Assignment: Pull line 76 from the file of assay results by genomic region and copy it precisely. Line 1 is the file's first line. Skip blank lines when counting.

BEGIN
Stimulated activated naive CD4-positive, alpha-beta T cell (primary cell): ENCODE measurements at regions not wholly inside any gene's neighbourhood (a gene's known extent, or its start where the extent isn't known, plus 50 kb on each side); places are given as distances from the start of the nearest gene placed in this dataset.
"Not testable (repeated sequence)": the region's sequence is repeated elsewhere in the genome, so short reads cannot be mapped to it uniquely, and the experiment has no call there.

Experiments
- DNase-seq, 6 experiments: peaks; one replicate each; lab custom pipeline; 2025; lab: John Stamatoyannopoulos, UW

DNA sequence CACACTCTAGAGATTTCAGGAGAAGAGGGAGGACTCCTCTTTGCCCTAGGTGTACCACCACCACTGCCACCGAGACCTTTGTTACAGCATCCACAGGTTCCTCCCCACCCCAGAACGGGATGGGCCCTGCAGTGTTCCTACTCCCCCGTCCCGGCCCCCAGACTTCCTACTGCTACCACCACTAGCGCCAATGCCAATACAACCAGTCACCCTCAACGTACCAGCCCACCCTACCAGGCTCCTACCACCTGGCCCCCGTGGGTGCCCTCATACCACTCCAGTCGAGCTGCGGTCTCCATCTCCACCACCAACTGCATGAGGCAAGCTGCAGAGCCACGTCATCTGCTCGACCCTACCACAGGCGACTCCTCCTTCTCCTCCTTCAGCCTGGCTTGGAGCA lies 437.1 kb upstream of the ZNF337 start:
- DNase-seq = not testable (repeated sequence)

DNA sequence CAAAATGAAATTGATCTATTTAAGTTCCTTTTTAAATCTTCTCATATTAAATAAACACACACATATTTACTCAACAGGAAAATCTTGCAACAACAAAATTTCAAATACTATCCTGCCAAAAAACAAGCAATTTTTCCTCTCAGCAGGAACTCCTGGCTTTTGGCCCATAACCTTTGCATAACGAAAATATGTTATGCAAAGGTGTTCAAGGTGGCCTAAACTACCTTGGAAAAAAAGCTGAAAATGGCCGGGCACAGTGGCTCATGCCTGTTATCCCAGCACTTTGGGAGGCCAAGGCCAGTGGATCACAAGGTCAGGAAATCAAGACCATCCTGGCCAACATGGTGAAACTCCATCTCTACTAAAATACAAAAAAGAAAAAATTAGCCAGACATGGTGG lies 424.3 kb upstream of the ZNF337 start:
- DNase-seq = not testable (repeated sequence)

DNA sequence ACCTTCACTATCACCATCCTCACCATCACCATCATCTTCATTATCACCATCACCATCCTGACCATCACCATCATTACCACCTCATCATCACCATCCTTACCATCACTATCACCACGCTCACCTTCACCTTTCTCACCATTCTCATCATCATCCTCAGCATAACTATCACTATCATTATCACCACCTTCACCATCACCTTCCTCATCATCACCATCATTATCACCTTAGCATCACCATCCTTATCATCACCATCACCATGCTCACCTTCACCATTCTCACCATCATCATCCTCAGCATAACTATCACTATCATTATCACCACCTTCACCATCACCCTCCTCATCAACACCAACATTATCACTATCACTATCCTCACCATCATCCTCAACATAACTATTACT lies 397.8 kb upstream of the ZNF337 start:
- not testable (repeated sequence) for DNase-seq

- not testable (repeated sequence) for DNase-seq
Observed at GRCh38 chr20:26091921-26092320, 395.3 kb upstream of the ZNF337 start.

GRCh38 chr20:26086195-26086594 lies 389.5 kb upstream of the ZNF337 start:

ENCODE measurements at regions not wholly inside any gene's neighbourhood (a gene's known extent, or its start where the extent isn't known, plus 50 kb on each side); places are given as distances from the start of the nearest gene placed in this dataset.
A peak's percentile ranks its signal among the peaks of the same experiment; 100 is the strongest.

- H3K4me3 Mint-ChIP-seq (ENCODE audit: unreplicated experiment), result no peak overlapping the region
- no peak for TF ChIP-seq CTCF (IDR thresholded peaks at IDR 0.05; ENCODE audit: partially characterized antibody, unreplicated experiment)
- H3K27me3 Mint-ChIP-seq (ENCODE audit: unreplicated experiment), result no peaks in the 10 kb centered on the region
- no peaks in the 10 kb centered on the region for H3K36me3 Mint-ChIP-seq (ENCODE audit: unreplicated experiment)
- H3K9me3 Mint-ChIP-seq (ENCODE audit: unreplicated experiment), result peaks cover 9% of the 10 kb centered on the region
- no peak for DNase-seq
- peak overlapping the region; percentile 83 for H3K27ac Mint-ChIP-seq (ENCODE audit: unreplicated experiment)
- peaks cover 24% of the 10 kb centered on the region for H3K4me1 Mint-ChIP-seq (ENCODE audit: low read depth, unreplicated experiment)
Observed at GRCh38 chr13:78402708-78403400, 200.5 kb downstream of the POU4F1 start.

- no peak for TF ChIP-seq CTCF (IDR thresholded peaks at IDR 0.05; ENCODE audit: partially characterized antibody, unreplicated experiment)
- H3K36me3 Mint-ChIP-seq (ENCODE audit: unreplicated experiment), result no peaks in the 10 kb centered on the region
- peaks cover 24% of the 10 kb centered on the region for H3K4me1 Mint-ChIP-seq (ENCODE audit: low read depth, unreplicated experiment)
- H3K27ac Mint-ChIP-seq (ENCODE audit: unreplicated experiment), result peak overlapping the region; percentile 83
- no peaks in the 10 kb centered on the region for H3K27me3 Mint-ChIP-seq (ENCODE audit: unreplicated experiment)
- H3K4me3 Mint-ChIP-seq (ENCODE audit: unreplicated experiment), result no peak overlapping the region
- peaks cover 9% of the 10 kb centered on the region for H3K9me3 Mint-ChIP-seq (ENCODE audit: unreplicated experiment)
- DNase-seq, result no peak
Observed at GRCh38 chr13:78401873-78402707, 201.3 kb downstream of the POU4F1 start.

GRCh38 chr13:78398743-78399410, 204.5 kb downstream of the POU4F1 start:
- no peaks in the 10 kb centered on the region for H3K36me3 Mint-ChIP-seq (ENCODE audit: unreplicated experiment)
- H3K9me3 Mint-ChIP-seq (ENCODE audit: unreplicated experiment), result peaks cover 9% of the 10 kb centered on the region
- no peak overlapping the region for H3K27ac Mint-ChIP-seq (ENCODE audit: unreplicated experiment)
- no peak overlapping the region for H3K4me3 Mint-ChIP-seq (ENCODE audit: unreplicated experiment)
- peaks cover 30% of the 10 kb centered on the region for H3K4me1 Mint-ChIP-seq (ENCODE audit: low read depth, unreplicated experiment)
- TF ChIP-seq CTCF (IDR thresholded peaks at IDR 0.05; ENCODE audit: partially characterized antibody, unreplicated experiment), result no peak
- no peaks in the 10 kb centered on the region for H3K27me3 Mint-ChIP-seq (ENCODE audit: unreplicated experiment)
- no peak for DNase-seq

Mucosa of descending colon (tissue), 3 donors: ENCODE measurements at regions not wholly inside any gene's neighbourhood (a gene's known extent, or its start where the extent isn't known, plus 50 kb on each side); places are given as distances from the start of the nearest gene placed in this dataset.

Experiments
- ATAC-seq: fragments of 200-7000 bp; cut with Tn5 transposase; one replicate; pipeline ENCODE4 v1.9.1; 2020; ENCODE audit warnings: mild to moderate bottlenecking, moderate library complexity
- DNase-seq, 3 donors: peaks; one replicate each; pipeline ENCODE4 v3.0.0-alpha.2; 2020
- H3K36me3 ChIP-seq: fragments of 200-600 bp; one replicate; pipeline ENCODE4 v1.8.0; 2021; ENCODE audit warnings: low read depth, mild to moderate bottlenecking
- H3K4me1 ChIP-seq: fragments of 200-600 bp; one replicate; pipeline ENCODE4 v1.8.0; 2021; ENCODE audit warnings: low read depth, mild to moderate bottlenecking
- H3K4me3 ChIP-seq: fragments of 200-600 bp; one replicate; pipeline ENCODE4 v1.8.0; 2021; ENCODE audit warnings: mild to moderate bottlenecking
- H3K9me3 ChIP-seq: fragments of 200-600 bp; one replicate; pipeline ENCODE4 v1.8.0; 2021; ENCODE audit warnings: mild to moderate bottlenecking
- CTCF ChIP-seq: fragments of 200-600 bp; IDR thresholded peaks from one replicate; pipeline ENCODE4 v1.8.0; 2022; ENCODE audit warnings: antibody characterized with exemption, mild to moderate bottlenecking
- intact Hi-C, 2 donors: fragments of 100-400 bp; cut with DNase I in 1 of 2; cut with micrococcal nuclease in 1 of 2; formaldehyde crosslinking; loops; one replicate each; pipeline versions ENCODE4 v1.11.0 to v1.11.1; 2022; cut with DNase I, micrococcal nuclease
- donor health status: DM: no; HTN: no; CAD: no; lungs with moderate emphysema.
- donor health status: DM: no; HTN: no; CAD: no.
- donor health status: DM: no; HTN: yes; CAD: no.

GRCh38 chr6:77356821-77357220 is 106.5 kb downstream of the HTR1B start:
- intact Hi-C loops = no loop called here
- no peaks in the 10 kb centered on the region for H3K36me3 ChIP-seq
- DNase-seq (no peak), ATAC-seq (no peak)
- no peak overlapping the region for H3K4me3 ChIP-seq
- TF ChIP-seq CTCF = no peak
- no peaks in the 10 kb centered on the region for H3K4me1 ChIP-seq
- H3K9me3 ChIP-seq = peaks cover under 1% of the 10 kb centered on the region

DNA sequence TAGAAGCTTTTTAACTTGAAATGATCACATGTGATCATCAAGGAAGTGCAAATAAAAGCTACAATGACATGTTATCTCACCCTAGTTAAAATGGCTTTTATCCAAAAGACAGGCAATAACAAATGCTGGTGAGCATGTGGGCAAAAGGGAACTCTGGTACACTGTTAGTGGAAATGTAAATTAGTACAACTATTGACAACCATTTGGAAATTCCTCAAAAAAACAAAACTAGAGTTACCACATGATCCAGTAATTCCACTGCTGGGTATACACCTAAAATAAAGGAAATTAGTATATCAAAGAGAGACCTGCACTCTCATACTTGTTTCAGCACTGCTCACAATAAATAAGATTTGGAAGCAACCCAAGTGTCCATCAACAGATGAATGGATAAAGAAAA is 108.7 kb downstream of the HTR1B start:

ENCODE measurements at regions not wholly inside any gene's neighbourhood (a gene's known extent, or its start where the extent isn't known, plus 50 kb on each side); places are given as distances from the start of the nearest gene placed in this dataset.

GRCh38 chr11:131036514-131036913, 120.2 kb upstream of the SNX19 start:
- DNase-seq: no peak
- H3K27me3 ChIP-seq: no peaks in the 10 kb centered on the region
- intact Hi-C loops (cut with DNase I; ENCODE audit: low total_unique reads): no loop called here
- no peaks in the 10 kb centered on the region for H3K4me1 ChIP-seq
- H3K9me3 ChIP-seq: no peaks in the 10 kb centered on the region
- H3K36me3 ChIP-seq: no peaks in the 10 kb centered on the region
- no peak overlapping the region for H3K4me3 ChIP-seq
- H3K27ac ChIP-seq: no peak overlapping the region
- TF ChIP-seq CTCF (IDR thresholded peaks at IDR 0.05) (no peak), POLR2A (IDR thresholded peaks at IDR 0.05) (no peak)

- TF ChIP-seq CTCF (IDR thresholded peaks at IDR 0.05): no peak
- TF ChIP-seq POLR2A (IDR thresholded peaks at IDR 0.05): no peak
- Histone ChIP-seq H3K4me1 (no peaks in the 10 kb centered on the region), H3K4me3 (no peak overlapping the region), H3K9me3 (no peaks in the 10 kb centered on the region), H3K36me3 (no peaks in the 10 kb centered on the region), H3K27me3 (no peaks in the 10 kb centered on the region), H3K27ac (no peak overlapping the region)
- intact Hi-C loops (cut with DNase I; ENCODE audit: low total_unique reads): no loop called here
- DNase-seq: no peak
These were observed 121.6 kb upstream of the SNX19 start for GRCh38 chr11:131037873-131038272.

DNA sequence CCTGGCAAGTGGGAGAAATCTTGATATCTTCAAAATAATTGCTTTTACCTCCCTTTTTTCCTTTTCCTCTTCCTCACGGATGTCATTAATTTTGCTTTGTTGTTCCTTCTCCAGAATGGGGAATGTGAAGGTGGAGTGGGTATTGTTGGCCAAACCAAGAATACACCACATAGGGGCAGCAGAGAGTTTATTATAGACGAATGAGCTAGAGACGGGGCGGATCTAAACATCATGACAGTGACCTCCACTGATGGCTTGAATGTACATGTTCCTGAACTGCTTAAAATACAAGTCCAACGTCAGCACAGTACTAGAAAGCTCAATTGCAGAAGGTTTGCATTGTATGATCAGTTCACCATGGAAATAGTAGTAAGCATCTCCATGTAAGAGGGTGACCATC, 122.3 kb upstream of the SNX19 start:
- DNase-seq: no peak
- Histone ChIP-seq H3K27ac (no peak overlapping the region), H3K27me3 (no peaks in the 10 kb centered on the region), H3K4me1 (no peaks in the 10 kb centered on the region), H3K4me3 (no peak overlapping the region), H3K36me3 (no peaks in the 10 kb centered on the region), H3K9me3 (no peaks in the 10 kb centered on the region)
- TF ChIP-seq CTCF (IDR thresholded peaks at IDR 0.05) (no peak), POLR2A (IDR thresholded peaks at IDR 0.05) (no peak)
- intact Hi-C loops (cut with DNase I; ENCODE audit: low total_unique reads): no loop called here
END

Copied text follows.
- TF ChIP-seq CTCF (IDR thresholded peaks at IDR 0.05): no peak